Listening to this music it is almost impossible to recall the WWII days of Ellington and Basie when jazz was, quite literally, the most popular music in America. Jazz was dance hall music, party music, and back porch spooning music, it defined an entire era. Even more than the so called "jazz age" of flappers and bathtub gin, the big bands with their glistening horn sections, tight orchestrations, and flamboyant front men were the very soul of every event worth attending, whether in Harlem or the Hamptons. Jazz was almost unique in its ability to cut across cultural (read racial) and socio-economic divides.
Today, jazz is still vital, though fragmented, and profoundly unpopular, residing somewhere between personal responsibility and moral integrity on the mass appeal spectrum. The molten Velveeta cheese pumped through pipes throughout the nation referred to as "smooth jazz" bears as much resemblance to actual jazz as a lightning bug resembles lightning. This is music for people too cheap to buy opium. On the other extreme is music so avante garde (a phrase which assumes the garde will eventually catch up, which may not occur in this case) as to thoroughly alienate the jazz diehards who swung with Cab Calloway and hoped that jazz would evolve in a comforting way.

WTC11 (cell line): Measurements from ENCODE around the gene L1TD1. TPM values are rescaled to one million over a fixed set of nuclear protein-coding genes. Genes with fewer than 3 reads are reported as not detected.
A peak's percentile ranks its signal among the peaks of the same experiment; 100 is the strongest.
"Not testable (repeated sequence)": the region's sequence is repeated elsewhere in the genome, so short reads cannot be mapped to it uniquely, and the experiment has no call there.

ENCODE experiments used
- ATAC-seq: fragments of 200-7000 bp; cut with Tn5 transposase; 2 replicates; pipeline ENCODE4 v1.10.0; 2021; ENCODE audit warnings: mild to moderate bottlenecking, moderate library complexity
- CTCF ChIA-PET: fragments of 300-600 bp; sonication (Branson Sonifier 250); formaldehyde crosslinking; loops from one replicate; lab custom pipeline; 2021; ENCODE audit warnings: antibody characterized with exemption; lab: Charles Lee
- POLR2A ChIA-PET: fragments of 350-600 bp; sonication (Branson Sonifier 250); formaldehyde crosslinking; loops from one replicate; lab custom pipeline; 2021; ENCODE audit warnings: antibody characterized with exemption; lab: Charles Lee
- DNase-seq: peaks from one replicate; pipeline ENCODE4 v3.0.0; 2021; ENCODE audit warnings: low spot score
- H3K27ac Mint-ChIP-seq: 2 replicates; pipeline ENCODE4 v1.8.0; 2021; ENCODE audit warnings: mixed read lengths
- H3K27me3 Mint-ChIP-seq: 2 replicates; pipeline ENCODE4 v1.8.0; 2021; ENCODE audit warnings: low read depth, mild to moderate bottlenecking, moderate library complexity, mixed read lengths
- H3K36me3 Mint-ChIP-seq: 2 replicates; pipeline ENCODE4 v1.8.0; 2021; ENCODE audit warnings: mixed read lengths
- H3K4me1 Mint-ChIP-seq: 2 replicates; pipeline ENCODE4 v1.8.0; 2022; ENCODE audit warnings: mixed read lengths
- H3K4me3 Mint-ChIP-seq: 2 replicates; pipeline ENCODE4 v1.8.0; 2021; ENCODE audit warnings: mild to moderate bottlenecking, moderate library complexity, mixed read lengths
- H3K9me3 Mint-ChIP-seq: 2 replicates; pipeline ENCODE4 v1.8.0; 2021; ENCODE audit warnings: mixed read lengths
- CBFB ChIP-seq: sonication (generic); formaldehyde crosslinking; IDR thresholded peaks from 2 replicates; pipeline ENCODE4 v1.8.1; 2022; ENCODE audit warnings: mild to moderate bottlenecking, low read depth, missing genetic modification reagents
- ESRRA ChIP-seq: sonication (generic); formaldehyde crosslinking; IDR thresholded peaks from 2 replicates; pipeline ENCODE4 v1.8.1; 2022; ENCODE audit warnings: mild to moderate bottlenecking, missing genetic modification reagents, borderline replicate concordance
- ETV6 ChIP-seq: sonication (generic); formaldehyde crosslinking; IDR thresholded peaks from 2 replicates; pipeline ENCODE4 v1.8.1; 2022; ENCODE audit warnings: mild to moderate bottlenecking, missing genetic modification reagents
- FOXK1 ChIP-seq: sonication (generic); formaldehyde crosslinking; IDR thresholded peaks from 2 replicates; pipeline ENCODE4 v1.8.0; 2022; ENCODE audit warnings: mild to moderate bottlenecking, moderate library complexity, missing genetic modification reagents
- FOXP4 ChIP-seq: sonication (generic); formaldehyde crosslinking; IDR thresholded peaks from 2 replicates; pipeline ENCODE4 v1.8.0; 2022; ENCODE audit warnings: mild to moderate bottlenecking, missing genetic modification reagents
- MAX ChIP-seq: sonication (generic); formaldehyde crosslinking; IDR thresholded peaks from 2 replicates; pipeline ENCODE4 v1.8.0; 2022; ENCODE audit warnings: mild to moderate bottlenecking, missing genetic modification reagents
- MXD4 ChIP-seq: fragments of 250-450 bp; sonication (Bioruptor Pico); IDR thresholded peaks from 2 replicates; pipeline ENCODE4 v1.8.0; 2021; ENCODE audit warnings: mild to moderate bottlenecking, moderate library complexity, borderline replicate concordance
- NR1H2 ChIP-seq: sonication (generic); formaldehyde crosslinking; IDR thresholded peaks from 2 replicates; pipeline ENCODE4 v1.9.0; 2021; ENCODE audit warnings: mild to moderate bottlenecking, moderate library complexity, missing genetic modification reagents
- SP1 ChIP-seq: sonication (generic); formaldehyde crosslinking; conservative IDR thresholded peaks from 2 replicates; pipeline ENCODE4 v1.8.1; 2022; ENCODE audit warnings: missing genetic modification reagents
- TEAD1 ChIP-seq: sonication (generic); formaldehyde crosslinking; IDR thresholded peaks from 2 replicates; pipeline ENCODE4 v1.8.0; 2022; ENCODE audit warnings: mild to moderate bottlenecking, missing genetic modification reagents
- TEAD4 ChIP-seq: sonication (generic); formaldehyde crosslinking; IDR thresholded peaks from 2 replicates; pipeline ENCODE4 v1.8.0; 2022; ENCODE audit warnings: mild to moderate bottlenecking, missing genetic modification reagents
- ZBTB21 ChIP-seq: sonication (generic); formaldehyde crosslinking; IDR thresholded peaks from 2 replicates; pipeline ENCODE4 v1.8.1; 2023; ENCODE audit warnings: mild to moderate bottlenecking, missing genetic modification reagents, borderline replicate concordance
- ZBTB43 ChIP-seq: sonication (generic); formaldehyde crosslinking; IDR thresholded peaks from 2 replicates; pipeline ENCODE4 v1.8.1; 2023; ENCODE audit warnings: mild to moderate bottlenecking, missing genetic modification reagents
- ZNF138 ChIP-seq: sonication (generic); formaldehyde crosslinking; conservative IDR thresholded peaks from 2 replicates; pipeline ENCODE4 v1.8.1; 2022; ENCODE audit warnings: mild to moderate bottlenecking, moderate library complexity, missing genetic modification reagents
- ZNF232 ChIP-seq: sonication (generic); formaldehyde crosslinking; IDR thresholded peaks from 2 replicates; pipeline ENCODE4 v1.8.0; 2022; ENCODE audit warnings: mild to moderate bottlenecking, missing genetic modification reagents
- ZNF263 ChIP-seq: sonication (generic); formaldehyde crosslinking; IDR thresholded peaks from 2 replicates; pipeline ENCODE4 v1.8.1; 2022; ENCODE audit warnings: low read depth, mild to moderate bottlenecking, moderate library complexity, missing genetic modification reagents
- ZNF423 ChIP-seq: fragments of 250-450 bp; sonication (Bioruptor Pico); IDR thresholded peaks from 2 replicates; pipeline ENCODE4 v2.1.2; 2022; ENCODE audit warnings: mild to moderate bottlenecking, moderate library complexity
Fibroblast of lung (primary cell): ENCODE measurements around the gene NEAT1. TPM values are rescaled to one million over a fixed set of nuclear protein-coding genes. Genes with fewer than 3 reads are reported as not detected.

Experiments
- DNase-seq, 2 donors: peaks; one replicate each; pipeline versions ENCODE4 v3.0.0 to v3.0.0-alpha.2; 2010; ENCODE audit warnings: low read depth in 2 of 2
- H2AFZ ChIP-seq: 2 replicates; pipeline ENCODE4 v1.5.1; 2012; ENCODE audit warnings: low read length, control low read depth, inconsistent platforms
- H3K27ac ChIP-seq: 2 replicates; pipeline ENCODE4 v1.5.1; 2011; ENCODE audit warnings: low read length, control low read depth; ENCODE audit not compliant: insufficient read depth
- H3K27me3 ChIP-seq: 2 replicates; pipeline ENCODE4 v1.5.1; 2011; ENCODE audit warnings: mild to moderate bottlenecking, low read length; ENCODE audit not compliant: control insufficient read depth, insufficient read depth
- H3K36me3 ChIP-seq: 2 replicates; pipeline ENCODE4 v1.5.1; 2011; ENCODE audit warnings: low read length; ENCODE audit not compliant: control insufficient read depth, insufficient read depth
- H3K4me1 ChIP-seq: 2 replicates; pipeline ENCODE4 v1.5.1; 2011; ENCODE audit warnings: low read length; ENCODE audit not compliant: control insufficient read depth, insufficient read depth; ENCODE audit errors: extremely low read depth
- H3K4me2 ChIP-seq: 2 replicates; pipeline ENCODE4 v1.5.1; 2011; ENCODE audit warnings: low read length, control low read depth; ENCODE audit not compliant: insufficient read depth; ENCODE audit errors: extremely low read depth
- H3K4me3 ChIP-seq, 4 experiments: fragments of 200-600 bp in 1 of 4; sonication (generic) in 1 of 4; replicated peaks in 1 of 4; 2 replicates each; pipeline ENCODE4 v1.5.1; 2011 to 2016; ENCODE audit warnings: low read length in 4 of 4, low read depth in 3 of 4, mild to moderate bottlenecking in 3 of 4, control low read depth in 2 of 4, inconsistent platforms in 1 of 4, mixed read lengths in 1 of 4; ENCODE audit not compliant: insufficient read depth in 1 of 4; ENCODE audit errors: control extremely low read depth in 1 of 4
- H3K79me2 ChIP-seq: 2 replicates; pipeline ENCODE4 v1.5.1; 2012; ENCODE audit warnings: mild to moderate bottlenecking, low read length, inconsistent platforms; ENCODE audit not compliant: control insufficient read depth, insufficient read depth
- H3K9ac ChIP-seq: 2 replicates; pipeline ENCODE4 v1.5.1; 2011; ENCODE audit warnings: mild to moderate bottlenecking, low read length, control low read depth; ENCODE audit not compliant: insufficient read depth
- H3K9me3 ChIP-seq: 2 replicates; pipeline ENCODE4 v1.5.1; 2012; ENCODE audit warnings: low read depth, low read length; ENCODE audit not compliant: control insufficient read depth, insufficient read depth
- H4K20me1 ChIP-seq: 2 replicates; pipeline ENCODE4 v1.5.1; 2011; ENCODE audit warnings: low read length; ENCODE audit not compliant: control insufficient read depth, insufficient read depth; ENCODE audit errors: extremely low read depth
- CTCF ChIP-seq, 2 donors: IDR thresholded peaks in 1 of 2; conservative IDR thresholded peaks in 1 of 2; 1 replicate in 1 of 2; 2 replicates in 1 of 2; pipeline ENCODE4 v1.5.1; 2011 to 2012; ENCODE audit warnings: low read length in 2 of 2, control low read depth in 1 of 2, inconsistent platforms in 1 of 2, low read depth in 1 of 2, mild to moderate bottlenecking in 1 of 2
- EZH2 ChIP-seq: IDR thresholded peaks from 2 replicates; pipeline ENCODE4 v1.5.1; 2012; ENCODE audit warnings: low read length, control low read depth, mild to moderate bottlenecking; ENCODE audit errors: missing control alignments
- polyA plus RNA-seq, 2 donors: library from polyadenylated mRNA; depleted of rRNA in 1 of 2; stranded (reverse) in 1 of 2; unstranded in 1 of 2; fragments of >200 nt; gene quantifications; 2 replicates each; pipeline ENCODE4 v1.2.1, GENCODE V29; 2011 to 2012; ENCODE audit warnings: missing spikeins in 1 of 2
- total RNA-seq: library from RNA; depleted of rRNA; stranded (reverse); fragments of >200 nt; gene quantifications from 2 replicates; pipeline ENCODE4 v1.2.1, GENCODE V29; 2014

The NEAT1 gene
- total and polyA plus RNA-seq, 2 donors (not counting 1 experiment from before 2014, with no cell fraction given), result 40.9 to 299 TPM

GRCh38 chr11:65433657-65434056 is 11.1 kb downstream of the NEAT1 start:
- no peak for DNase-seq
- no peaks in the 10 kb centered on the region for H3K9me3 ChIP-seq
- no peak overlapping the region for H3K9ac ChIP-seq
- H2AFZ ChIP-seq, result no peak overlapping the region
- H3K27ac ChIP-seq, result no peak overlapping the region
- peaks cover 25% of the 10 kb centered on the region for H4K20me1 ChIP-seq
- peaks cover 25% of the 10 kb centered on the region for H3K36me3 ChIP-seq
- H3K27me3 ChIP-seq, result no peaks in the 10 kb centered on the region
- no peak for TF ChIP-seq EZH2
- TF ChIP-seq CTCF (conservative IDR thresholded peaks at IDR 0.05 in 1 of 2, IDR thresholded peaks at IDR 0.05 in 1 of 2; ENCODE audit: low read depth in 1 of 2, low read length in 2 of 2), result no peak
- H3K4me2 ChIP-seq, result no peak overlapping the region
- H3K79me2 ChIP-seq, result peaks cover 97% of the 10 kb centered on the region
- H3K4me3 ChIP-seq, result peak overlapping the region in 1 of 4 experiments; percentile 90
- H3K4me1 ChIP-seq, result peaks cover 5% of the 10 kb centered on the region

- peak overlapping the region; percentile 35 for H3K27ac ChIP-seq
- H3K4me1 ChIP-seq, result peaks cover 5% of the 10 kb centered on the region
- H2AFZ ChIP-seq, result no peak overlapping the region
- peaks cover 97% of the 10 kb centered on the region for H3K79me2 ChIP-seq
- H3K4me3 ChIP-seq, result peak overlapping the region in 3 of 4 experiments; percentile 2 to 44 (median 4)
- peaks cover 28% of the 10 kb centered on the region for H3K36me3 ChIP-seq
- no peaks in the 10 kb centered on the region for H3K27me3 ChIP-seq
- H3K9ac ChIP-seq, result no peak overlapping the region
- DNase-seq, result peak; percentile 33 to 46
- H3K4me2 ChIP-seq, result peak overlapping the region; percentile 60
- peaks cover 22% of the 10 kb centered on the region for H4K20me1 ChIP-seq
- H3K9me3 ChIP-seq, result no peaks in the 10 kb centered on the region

Ornette Coleman was not single-handedly responsible for this schism, but it would be hard to find a practitioner who reveled more enthusiastically in driving a stake through the heart of jazz that was "safe, comfortable, and predictable." Even fans who had bravely hung in there with Bird, and even Trane, found Coleman simply too annoying to be worth the trouble. Instead of retreating, Coleman took possession of this neighborhood, gleefully embracing it. In earlier efforts, like The Shape Of Jazz To Come, Coleman showcased his virtuosity in a way that was simultaneously elegant and challenging. In Stockholm he seems intent on offending, being weird, and always going left when every street sign points to the right. (His violin playing alone tells this story emphatically.)
Coleman is a truly great artist, and great art has many responsibilities. One is to be beautiful. One is to be true. One is to inspire. One is to challenge. In the process of challenging, great art frequently offends. (Many lesser practitioners believe that to offend is to be great, which is ludicrous. Much of what is called art is merely vacuously offensive.) This CD, and its companion, conveniently entitled Volume 1, are horses of a very different stripe, or zebras of a very different color.
By kicking the piano out of the family and abandoning any semblance of traditional "song" structure, Coleman created his own musical universe. This is fearless, uncompromising, demented music that makes absolutely no attempt to be accessible. Even among jazz aficionados it was marginalized, if not condemned. When you accept that every note Coleman plays he plays on purpose, and that he has an adventurous spirit Lewis and Clark might have admired, you will find this music fascinating and richly satisfying. The moment it starts to grate on your nerves, imagine how much poorer we would all be if we lived in a world where there was no one intrepid enough to imagine and perform it.